June 18, 2020
After a contentious meeting, Washington’s state Collection Agency Board voted in emergency rules to allow debt collectors to work from home.
One issue remains: will this put consumers’ personal information at risk?
The two board members representing the collection industry voted to approve the rule, along with the board’s chair – a deputy assistant director of the Department of Licensing, which regulates the collections industry. The two board members who represent the public interest voted no on the new rule.
A similar rule was voted down in a last-minute meeting in March, at the beginning of Washington’s stay-home order put in place to fight the Coronavirus pandemic. Another emergency meeting was scheduled for June 4, but canceled after I started asking questions.
Board member Mari Neubauer was one of today’s no votes.
“I think the rule we voted on today undermines the Collection Agency Act,” says Neubauer. “I absolutely think this creates a huge security risk.”
The rule voted in today has new measures aimed at protecting consumer data.
It requires companies to do the following:
1. Create a written IT Policy
2. Secure systems with a Virtual Private Network, or VPN
3. Record and monitor all calls initiated or received by collection agency employees.
We sent the new rule to two computer security experts to get their take.
Tarik Saleh, of DomainTools, is concerned it doesn’t compel companies to provide collection agents with take-home computers.
“If I’m on my personal laptop and I’m browsing Facebook and I accidentally click onto a bad link and I get a piece of malicious software on my computer, that malicious software technically could access that sensitive personal data,” says Saleh.
Computer security expert Mike Hamilton from CI Security says the rule could give scammers a new place to focus their efforts.
“A threat actor who gets wind of this will target those remote workers, knowing their home networks are insecure. Knowing they have an open-pipe tunnel back to a big data source. I think that raises risk not lowers risk,” says Hamilton.
Remember this: most home computers have their own security system. If a scammer gets the password to a debt collector’s router or other internet connected device, these new security measures would be rendered useless.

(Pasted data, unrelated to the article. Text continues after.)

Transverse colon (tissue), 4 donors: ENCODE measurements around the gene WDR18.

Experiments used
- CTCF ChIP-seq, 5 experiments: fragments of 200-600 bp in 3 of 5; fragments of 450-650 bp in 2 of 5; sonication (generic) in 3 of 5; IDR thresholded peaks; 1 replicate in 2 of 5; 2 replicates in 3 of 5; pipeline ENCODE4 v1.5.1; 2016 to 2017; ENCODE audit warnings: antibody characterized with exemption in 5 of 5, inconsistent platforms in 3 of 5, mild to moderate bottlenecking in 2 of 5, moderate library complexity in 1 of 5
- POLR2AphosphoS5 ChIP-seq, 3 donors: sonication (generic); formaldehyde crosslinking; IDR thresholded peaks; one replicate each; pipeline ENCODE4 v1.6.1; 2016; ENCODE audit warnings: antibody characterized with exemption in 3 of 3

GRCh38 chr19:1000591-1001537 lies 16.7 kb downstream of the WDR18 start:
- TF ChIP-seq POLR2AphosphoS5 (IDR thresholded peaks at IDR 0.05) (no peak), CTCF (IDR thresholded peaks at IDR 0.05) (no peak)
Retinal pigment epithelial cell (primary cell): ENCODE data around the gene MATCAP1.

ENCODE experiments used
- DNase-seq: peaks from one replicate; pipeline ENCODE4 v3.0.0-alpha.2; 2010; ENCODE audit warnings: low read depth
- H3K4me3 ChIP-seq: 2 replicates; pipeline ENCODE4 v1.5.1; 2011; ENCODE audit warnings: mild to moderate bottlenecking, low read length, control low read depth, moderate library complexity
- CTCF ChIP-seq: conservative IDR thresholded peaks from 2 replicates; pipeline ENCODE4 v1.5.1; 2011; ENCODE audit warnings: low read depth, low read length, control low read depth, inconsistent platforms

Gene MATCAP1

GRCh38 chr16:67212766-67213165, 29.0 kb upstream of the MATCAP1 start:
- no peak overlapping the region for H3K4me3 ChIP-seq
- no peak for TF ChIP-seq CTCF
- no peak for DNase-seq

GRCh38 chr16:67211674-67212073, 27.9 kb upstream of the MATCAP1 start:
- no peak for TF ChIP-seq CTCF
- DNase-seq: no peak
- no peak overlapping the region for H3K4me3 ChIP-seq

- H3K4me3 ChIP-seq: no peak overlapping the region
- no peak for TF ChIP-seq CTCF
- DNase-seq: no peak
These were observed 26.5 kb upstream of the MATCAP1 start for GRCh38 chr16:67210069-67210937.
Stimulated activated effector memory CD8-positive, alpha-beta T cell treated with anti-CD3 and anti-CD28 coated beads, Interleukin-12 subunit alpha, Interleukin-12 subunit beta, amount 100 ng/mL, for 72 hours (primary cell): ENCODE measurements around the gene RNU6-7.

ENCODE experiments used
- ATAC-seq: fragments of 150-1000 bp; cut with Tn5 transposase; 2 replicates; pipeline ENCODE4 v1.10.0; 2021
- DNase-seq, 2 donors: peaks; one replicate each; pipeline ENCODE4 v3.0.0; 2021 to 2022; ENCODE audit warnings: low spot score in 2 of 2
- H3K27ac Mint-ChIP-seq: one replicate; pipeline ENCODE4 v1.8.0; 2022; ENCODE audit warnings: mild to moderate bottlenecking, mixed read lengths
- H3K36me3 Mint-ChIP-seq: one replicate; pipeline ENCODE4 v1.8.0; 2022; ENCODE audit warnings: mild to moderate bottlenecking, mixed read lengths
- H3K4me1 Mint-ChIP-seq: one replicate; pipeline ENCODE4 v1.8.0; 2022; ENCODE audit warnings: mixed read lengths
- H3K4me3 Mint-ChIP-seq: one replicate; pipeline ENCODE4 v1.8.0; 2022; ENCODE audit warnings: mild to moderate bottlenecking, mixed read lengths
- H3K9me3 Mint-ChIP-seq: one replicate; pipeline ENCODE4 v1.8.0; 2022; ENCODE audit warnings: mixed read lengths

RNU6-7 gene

“You know, people have doorbells, thermostats, all kinds of stuff, all kinds of internet connected junk. And if they haven’t changed the defaults on any of that, it’s pretty easy to take over, gain entry into that home network and use that as the launching point off to the data you actually want to steal,” says Hamilton. “This is not far-fetched. Our company is responding to incidents where this has exactly happened.”
That’s why board member Mari Neubauer says she’s pushed for a formal rule-making process that would allow for public comment.
“We need to hear from the experts you spoke with. We need to hear from consumer advocates from the industry, from the public in order to have a rule that doesn’t have easily avoidable unintended consequences,” says Neubauer.
I asked reached out to the industry group, Washignton Collectors Association, to ask whether the rules kept consumer data safe, and were fair to collection businesses. The organization sent this statement:
“The Washington Collectors Association strives to be a collaborative voice in discussions with policy makers in responding and addressing the needs of consumers, businesses, and employees during the COVID-19 pandemic and beyond. We have advocated support for the ability to work from home, like many other businesses and industries across the State of Washington. Working from home during a pandemic will help keep our workers safe and allow us to help with debt resolution.“
The emergency work-from-home rule is in effect for 120 days. The board also voted to start the process to make it permanent.